Madonna and Child (after Titian) Painted by Will Teather

New exhibition of dramatic paintings comes to Norwich Theatre Royal

1/2/2019 to 18/03/2019

9.30am – 8pm Monday-Saturday

A Joint Exhibition featuring artwork by Will Teather and John Link opens at Norwich Theatre Royal this weekend.  The pair are established Norwich based figurative painters, responding to theatrical and dramatic themes.

Following a successful launch exhibition in London Bridge at the Underdog Gallery, Will Teather brings to the Theatre a selection of works from his series, Maximalist Banquet.  The title of the new collection refers to the painter’s interest in excess and overloading his images with both subject matter, colour and symbolism.

In recent years Teather has created a number of new works that look to the history of art for inspiration.  Sacred Geometry provides the catalyst for Teather’s fractured images of old masters paintings, where the underlying structures of historical paintings are used to explode the original image into fragmented patterns.  The results are strikingly psychedelic with a great sense of movement, helping reveal new insights into familiar artworks by the likes of Carravaggio and Manet.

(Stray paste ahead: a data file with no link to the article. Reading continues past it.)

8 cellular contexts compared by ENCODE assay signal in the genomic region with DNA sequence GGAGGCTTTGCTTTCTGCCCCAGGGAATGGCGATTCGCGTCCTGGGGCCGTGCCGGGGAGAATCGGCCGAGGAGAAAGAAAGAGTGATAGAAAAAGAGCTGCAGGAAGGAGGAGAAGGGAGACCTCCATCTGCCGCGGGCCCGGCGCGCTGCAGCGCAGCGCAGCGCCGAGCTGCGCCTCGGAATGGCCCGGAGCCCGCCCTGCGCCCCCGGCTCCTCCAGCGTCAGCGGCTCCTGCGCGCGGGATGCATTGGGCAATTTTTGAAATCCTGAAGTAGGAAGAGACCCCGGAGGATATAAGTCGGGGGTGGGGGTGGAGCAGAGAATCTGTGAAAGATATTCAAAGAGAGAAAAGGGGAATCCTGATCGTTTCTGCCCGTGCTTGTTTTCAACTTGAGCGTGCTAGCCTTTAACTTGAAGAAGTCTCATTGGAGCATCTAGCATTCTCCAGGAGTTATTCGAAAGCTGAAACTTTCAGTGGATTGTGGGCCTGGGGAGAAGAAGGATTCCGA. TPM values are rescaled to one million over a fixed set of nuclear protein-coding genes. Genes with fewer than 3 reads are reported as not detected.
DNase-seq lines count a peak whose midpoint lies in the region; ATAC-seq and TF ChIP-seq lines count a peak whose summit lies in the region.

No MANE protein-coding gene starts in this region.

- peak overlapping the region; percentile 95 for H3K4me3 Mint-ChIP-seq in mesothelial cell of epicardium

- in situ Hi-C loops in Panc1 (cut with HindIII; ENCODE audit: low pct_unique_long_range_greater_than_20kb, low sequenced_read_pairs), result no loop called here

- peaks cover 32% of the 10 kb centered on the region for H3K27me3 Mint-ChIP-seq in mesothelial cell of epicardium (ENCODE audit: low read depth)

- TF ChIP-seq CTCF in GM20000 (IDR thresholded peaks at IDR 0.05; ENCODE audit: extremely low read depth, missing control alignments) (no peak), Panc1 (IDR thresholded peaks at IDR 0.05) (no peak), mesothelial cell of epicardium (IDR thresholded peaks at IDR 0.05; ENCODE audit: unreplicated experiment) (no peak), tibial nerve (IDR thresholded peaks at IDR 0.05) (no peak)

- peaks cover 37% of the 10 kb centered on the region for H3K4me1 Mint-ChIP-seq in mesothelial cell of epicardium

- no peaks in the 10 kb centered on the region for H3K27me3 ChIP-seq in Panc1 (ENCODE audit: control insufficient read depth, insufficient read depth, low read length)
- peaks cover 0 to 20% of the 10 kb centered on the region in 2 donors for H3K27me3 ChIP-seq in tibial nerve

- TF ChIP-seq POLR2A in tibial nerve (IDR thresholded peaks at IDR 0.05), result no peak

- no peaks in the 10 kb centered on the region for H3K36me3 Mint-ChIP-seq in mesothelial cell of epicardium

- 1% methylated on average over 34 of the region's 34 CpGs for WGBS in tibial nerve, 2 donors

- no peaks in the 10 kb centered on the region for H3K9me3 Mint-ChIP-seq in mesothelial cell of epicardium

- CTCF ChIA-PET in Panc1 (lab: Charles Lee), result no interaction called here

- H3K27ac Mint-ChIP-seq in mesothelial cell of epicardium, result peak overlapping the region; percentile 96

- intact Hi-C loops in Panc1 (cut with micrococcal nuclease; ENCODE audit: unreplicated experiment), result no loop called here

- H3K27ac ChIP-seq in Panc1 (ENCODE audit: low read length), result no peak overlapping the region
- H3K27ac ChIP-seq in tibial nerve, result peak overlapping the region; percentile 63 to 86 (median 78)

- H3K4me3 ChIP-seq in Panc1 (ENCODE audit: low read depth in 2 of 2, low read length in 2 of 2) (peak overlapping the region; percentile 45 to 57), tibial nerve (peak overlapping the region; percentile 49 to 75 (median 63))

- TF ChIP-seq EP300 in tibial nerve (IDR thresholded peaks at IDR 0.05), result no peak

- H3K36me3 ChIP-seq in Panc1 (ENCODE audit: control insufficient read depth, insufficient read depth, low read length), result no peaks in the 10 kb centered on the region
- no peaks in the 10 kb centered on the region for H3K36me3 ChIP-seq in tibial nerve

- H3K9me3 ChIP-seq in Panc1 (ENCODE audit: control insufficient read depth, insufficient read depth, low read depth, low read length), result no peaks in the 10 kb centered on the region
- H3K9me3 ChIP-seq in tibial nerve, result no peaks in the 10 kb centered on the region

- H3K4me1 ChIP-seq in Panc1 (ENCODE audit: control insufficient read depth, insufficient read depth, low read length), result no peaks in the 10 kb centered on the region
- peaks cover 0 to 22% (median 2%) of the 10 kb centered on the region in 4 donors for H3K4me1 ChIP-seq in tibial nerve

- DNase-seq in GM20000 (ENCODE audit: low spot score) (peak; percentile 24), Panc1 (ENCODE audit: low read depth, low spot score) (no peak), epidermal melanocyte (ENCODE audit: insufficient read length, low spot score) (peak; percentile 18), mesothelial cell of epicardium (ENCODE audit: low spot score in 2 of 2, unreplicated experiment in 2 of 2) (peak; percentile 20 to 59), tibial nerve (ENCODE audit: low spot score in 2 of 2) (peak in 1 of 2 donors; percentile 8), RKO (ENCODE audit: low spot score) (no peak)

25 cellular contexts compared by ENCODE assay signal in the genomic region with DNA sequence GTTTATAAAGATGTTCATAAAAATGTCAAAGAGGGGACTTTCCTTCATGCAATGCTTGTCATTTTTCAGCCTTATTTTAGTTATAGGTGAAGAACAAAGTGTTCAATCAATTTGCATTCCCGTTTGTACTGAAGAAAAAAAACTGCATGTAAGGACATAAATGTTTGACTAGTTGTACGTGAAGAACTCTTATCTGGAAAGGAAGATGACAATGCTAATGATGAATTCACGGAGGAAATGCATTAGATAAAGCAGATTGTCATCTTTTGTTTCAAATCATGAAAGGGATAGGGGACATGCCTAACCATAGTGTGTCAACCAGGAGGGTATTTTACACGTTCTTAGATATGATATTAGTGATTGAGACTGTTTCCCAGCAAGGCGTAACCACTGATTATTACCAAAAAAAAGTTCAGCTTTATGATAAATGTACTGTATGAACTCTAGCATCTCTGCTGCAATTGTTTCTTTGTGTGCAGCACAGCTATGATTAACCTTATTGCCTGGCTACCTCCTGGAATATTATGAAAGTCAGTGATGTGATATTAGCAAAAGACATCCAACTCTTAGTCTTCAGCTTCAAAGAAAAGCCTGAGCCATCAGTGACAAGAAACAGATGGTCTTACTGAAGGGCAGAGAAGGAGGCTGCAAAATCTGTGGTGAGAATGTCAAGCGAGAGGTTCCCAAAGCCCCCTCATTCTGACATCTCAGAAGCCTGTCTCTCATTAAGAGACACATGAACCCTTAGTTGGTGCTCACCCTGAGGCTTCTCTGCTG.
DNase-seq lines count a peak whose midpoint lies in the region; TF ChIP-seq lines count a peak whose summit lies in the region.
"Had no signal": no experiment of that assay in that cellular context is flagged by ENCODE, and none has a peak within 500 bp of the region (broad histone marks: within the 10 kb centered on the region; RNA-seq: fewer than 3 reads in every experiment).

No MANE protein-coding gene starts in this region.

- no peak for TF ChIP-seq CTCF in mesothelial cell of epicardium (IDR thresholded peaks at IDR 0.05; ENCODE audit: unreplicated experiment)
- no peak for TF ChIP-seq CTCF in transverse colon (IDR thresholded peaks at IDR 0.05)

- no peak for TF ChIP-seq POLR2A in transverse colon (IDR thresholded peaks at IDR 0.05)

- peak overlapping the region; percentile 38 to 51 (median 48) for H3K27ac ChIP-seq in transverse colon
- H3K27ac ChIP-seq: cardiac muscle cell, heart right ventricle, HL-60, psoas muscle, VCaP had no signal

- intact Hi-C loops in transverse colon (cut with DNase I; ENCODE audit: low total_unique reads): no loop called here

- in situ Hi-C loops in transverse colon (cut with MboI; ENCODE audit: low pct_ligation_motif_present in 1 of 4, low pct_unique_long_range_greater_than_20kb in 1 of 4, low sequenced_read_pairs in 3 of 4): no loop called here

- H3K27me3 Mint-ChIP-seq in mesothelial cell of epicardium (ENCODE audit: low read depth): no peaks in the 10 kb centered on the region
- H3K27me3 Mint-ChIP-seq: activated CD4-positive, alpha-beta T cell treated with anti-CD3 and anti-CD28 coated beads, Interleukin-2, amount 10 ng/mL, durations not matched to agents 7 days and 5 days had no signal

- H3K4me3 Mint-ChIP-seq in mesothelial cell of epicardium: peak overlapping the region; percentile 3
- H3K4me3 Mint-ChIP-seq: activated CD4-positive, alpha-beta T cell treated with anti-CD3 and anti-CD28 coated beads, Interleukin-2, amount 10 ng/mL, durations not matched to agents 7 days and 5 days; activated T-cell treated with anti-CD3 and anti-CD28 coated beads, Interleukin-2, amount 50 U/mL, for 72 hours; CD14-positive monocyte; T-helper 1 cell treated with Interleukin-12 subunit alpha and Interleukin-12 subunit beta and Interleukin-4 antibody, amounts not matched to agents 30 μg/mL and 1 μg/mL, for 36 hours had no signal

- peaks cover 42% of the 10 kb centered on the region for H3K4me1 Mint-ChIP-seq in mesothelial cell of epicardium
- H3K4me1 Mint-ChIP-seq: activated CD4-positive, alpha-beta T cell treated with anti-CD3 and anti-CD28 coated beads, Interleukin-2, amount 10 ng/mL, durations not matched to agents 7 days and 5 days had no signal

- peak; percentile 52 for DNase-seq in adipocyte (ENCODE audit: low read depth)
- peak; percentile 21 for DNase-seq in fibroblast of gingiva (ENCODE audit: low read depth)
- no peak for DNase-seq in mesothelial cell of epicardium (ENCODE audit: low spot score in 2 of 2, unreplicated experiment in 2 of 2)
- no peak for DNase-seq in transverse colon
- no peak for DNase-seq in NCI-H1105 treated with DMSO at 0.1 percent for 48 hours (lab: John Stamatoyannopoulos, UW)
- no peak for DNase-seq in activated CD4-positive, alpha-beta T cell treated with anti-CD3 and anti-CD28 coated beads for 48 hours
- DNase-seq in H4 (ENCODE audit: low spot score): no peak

An interest in pattern is also evident in the painter’s fluorescent and supernatural reinterpretations of Tudor Portraits. These images present a mind-bending pop-art take on European court painting, referencing the otherworldly qualities already inherent in many historical portraits.

Norfolk based artist Will Teather’s work has been exhibited internationally to acclaim, with recent exhibitions including as a guest artist for Artrooms London, Artwars at Red Dot Miami and as a finalist in the London Contemporary Art Prize.  He is the Artist-in-Residence for Norwich Arts Centre, following on from previous residencies with venues in New York and Aberdeen.

Isabella Painting by John Link

John Link has a background in film and has completed portraits for a number of actors.

Dame Judi Dech says:

“Link’s paintings are colourful, quirky, fun, but in the expressive faces, our first impression is of a pervading melancholia, “that sense of being a bit lost, damaged”. The weight of human self awareness, and our isolation as individuals, are its crux. Colour vitalises, design contains and these cushion the melancholy. There is an imagined conversation: “Who am I? Where am I going?” Pondering existence, perhaps on the verge of some liberating insight? These paintings, like Shakespeare’s plays, hold a lightness alongside an intensity and weave a curious unexpected line between them.’

The exhibition runs until the 18th March 2019.